Learning about Sexuality

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Reader’s Question

I’m a 16-year-old female, and my brother is 6 years younger. I recently remembered when I was 9 or 10 years old, when my little brother and I were just playing around one day being silly, and then we humped. We had clothes on, and we only did it once. Our relationship is fine. He is 11 now, and I don’t know if he remembers, but I feel really guilty and horrible. Will this affect him? Was this abuse or molestation?

Psychologist’s Reply

I’m really glad you asked this question because, believe it or not, it is a common one. Although our society doesn’t like to admit it, children are sexual beings too, so they often engage in sexual play. Most of the time, these interactions are very innocent and are done because they are fun and feel good. A lot of adults have had the experience when they were children of ‘playing doctor’ or engaging in the kind of minor sexual exploration that you’ve described.

Where things like this get tricky is when issues of power differentials and consent arise. Simply put, power is the ability to get what you want, especially when there is conflict. The differential is when the relationship is unequal. For example, parents have more power than children, teachers have more power than students, bosses have more power than employees, and older people usually have more power than younger individuals. Sexual abuse can occur when the power differential is large, like when an adult has sex with a child or adolescent. In your case, the six-year difference between you and your brother is somewhat large but you were both children when this event occurred, so I don’t think it’s troubling.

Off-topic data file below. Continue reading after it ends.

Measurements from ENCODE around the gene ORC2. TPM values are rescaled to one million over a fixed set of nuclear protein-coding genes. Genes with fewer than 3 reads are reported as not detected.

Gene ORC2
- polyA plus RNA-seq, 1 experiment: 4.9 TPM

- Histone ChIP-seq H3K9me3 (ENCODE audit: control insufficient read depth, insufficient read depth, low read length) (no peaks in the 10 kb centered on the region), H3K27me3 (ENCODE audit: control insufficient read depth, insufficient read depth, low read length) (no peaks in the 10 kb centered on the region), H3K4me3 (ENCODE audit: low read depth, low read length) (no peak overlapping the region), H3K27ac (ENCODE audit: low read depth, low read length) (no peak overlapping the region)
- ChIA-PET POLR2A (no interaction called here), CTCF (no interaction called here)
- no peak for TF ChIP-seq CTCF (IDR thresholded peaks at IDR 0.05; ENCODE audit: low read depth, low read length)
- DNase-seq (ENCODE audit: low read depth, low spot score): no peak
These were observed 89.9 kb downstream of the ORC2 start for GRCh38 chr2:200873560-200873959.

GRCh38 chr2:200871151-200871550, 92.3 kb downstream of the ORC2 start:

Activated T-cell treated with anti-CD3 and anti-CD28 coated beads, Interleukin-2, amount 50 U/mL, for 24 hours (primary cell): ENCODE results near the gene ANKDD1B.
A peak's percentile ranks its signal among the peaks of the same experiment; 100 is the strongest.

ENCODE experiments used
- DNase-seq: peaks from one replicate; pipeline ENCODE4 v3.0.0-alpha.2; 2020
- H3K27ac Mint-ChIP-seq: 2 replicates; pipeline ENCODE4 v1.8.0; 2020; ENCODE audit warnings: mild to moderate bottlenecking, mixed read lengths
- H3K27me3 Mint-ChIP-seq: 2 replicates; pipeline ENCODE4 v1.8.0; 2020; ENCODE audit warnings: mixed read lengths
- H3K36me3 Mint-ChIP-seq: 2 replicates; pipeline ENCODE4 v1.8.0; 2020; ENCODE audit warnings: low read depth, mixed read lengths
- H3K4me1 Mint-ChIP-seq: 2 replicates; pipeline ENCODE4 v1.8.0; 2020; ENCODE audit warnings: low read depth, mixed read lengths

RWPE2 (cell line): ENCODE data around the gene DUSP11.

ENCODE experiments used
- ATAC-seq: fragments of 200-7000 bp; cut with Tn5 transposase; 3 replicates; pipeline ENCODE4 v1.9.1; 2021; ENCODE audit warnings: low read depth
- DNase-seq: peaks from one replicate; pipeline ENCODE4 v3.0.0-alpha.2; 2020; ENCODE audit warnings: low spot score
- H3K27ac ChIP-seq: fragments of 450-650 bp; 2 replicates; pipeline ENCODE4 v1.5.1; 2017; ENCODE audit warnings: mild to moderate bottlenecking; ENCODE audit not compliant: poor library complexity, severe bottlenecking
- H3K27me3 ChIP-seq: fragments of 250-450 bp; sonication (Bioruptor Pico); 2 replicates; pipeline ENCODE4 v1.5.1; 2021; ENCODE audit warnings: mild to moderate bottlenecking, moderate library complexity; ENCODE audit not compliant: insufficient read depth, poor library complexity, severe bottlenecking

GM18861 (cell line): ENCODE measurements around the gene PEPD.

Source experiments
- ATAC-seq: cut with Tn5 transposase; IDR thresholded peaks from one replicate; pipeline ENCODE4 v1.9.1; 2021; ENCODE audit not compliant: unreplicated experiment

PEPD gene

Consent is also important to consider when thinking about sexual abuse. People tend to get emotionally harmed when they are forced to do something they do not want to do or if they do not understand what is going on. People must be able to understand the consequences of an event before they can be considered to be able to consent. That is why young people or those with cognitive difficulties have others who are responsible for their care. Given that sex can have far-reaching consequences, consent is a prerequisite for all parties involved. Consequently, when someone does not or cannot consent to a sexual encounter, it is considered abuse.

In the situation you described with your brother, it sounds like you were both playing and having fun and neither of you were forced to do anything you didn’t want to do. Since it seems as though the interaction was innocent, I doubt this will negatively affect him. He may not even remember it! Given that there were not major power differentials or problems with consent, perhaps it is time for you to move on and not worry so much about it.

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